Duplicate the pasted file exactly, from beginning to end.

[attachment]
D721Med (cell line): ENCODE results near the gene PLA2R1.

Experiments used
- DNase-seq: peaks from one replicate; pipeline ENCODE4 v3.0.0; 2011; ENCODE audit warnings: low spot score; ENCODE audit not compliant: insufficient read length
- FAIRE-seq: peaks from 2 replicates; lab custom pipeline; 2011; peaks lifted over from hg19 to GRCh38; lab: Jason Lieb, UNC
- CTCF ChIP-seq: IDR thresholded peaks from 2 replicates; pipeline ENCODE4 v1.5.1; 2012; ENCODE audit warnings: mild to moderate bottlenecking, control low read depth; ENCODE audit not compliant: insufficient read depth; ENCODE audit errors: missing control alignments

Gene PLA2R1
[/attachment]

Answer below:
D721Med (cell line): ENCODE results near the gene PLA2R1.

Experiments used
- DNase-seq: peaks from one replicate; pipeline ENCODE4 v3.0.0; 2011; ENCODE audit warnings: low spot score; ENCODE audit not compliant: insufficient read length
- FAIRE-seq: peaks from 2 replicates; lab custom pipeline; 2011; peaks lifted over from hg19 to GRCh38; lab: Jason Lieb, UNC
- CTCF ChIP-seq: IDR thresholded peaks from 2 replicates; pipeline ENCODE4 v1.5.1; 2012; ENCODE audit warnings: mild to moderate bottlenecking, control low read depth; ENCODE audit not compliant: insufficient read depth; ENCODE audit errors: missing control alignments

Gene PLA2R1